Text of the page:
Aquatic vegetation plays a very important role in providing food, shelter, and nursery habitat and is also regarded as hydraulic resistance in the stream environment. To achieve better ecological restoration, this trade-off should be solved both hydraulically and ecologically. This study quantifies the effect of aquatic vegetation on the spatial distribution of Japanese medaka (Oryzias latipes) to evaluate its importance to fish habitat preference. The preference for aquatic vegetation index is calculated using a fuzzy preference intensity model (FPIM) with interactions among water depth, current velocity and cover ratio in an agricultural canal. In this model, simplified fuzzy reasoning is introduced to explicitly take the essential vagueness of fish behavior into consideration, and a simple genetic algorithm is used to search for an optimum model representation. Uncertainties in measurement errors and dispersions of the physical environment are positively taken into the model using symmetric triangular fuzzy numbers. To overcome the difficulty in model construction with insufficient data observed in an agricultural canal, this model was conjugated with a model developed in a laboratory experiment. The model obtained was then assessed using the AIC (Akaike's Information Criterion) to evaluate the significance of vegetation index with a statistical approach. The results suggest the significance of vegetation index to habitat selection by Japanese medaka and that utilization of the AIC enables us to grasp the validity of an additional factor contributing to habitat prediction with a view to a definite scale.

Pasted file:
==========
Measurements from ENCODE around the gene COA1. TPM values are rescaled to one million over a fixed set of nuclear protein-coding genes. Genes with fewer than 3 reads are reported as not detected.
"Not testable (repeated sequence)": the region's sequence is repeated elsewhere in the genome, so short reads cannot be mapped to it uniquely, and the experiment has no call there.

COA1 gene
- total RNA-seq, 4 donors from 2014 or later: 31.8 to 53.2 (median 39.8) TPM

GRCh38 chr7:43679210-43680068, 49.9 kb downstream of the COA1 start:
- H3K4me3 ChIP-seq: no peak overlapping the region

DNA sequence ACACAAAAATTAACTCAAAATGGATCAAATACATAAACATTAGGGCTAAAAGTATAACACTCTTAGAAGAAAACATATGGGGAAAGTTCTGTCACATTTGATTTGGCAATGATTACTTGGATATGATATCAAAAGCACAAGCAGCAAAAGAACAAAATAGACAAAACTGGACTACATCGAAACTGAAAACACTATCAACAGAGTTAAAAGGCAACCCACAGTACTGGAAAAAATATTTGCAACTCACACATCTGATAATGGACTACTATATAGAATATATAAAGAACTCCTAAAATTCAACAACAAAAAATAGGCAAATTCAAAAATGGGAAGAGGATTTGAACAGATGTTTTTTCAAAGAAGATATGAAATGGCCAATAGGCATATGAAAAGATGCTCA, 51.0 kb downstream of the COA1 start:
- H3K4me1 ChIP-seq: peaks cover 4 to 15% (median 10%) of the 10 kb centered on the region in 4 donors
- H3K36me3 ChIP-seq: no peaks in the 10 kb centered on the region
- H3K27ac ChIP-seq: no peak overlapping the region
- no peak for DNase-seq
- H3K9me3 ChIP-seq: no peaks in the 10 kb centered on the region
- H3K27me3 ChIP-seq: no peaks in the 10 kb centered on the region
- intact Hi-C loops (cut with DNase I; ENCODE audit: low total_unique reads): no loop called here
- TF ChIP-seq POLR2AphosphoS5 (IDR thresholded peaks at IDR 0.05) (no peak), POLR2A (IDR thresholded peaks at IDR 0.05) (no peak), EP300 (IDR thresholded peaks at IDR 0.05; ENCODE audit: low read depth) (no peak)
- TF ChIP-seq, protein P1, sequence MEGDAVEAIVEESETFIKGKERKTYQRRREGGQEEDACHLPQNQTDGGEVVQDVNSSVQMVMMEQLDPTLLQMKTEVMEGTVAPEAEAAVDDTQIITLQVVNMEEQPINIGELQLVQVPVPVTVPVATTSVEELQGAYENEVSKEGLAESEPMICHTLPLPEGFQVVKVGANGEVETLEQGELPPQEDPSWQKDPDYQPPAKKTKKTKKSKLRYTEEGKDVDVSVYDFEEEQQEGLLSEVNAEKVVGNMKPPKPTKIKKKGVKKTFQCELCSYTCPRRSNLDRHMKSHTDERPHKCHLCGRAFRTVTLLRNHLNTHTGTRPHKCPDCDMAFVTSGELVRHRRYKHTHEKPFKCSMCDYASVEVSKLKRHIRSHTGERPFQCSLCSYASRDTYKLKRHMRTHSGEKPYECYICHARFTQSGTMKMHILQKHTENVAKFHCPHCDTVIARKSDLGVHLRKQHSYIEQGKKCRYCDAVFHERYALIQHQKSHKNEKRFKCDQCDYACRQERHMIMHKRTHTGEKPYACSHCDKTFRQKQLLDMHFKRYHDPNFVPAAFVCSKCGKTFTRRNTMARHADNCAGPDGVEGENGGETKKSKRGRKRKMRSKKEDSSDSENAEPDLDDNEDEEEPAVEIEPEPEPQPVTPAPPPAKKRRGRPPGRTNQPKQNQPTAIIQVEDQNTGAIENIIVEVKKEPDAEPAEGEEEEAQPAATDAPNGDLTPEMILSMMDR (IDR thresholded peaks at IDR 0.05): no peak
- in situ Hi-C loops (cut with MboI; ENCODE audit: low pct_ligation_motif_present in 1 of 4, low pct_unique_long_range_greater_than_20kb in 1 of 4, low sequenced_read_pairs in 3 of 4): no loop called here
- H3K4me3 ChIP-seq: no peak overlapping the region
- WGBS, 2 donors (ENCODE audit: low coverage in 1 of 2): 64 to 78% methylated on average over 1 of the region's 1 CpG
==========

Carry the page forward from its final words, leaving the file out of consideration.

All Science Journal Classification (ASJC) codes
- Nature and Landscape Conservation
- Management, Monitoring, Policy and Law